Updated 9:15 p.m.
Colorado Gov. Jared Polis, along with first gentleman Marlon Reis, have both tested positive for COVID-19. The governor said they both are asymptomatic and will now isolate at home.
“Marlon and I are feeling well so far, and are in good spirits,” Polis said in a statement. “No person or family is immune to this virus. I urge every Coloradan to practice caution, limit public interactions, wear a mask in public, stay six feet from others, and wash your hands regularly.”
The governor’s positive test result comes as Colorado experiences a substantial spike in COVID-19 cases. One in 41 residents are believed to be contagious according to state models.
Polis had already been self-quarantining after he tweeted the day before Thanksgiving that he had been exposed to a person who had tested positive for coronavirus. Polis said he was tested that night and that the results were negative. An announcement at the time mentioned close monitoring and re-testing in the coming days.
Lawmakers are scheduled to head into a special session on Monday, Nov. 30. The session was called for by Polis to address state relief for the pandemic. As of now, the session will proceed as planned with most lawmakers attending in person.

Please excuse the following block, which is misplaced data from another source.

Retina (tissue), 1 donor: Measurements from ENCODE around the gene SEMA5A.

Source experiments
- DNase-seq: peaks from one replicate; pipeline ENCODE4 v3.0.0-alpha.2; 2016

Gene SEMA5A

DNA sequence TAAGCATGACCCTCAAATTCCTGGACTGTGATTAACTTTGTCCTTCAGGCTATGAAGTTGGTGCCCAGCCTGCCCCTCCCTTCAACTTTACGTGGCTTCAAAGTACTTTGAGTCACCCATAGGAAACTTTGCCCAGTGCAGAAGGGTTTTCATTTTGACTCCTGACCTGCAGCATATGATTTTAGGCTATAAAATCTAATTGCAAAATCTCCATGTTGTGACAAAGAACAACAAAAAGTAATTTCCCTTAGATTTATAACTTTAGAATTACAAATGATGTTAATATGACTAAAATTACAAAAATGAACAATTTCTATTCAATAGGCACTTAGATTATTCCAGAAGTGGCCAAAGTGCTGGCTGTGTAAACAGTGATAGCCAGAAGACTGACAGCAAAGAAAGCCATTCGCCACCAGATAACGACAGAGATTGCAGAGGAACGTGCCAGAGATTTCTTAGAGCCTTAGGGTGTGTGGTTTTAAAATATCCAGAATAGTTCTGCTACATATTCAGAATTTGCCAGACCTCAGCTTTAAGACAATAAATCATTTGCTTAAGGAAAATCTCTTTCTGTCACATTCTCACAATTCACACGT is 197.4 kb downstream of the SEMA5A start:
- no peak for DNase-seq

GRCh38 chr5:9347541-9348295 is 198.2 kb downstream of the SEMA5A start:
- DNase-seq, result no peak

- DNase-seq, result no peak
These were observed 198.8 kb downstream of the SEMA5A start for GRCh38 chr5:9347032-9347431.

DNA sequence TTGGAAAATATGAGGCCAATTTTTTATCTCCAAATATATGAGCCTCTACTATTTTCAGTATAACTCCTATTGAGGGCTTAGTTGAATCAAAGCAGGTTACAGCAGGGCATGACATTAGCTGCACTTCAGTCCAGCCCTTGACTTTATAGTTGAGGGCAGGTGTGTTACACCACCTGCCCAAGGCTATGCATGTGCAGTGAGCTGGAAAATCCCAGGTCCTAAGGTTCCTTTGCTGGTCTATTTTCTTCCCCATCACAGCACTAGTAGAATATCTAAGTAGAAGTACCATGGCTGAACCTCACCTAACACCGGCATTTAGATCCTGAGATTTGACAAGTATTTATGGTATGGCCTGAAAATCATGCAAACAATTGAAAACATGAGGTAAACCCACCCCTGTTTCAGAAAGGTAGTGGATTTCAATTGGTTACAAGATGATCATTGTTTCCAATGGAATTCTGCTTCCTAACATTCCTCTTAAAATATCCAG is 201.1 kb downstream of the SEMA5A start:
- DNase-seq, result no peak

Legislative leaders say two lawmakers have recently tested positive for COVID-19, though one of them — Democratic Rep. Meg Froelich of Englewood — got a negative test today, 10 days after her positive result.
Froelich said she got a test when she started feeling symptoms and a family member tested positive. Several people close to her also tested positive.
“I really hope my colleagues have respect for each other and follow all the suggested protocols because this is not anything you want anyone else to go through.” While her case was considered mild, Froelich said she slept all the time and had a bad headache and body aches. “I thought I was being careful. Obviously if I could do it over again I’d be even more careful.”
Froelich said she will participate in the special session remotely. Gov. Polis will also be working from home and reiterated in his statement that he would serve the state “as long as I am able to, and [keep] doing everything I can to help protect the health and safety of Coloradans.”
CPR's Bente Birkeland and The Associated Press contributed to this report.